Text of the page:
ppT ON ELASTICITY

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ppT ON ELASTICITY

© All Rights Reserved

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to change the shape or the size of an

object by applying external forces.

However, internal forces in the object

resist deformation.

Stress and Strain:

Stress: is a quantity that is proportional to

the force causing a deformation. Stress is

the external force acting on an object per

unit cross sectional area.

Strain: is a measure of the degree of

deformation. It is found that for

sufficiently small stresses strain is

proportional to stress.

The constant of the proportionality

depends on the material being deformed

and on the nature of deformation

We call this proportionality constant the

elastic modulus.

The elastic modulus is therefore the ratio

of stress to the resulting strain.

Elastic Modulus=Stress/Strain

In a very real sense it is a comparison of

what is done to a solid object (a force is

applied) and how that object responds (it

deforms to some extent)

We consider three types of deformation

: and define an elastic modulus for each

1. Youngs Modulus: which measures the

resistance of a solid to a change in its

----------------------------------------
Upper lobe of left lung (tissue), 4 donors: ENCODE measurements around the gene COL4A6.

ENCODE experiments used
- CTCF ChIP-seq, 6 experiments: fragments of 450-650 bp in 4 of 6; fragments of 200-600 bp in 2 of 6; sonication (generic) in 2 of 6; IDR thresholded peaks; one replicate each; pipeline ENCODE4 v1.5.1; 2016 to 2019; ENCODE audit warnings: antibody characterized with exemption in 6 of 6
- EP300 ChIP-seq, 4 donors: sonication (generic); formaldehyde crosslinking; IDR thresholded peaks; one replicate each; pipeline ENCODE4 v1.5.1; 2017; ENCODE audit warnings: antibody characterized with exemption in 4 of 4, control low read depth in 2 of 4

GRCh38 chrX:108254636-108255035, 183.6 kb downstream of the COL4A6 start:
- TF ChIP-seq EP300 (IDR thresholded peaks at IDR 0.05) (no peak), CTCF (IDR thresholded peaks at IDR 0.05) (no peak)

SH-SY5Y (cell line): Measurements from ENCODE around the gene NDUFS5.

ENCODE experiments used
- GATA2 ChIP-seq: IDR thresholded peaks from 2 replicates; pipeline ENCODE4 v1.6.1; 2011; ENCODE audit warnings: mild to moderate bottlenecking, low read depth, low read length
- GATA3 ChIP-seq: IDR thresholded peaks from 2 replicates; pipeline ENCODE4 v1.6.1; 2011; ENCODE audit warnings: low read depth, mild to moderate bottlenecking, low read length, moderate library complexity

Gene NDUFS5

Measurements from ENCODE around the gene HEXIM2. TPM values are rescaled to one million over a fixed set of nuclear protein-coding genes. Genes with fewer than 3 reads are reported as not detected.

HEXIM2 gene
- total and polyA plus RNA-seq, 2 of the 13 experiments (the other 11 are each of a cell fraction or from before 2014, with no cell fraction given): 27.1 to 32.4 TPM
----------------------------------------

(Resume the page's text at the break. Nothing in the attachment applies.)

length

2. Shear Modulus: which measures the

resistance to motion of the planes of a

solid sliding past each other

3. Bulk Modulus: which measures the

resistance of solids or liquids to changes

in their volume

Youngs Modulus:

Consider a long bar of cross sectional

area A and initial length Li that is

clamped at one end. When an external

force is applied perpendicular to the

cross section internal forces in the bar

resist distortion stretching but the bar

attains an equilibrium in which its

length Lf is greater than Li and in which

the external force is exactly balanced

by internal forces.

In such a situation the bar is said to be

stressed. We define the tensile stress as

the ratio of the magnitude of the external

force F to the cross sectional area A. the

tensile strain in this case is defines as the

ratio of the change in length L to the

original length Li.

Y=tensile stress/ tensile strain

Y=(F/A)/(L/Li)

The Elastic Limit:

The elastic limit of a substance is defined as the

maximum stress that can be applied to the substance

before it becomes permanently deformed. It is possible to

exceed the elastic limit of a substance by applying

sufficiently large stress, as seen in in the figure

Initially a stress strain curve is a straight

line. As the stress increases, however the

curve is no longer a straight line.

When the stress exceeds the elastic limit

the object is permanently distorted and it

does not return to its original shape after

the stress is removed.

What is Youngs modulus for the elastic solid

whose stress strain curve is depicted in the

figure ??

Youngs modulus is given by the ratio of stress to

strain which is the slope of the elastic behavior

section of the graph in slide 9 reading from the

graph we note that a stress of approximately

3x10N/m results in a strain of 0.003. The

slope, and hence Youngs modulus are therefore

10x10N/m.

: Shear Modulus

Another type of deformation occurs when

an object is subjected to a force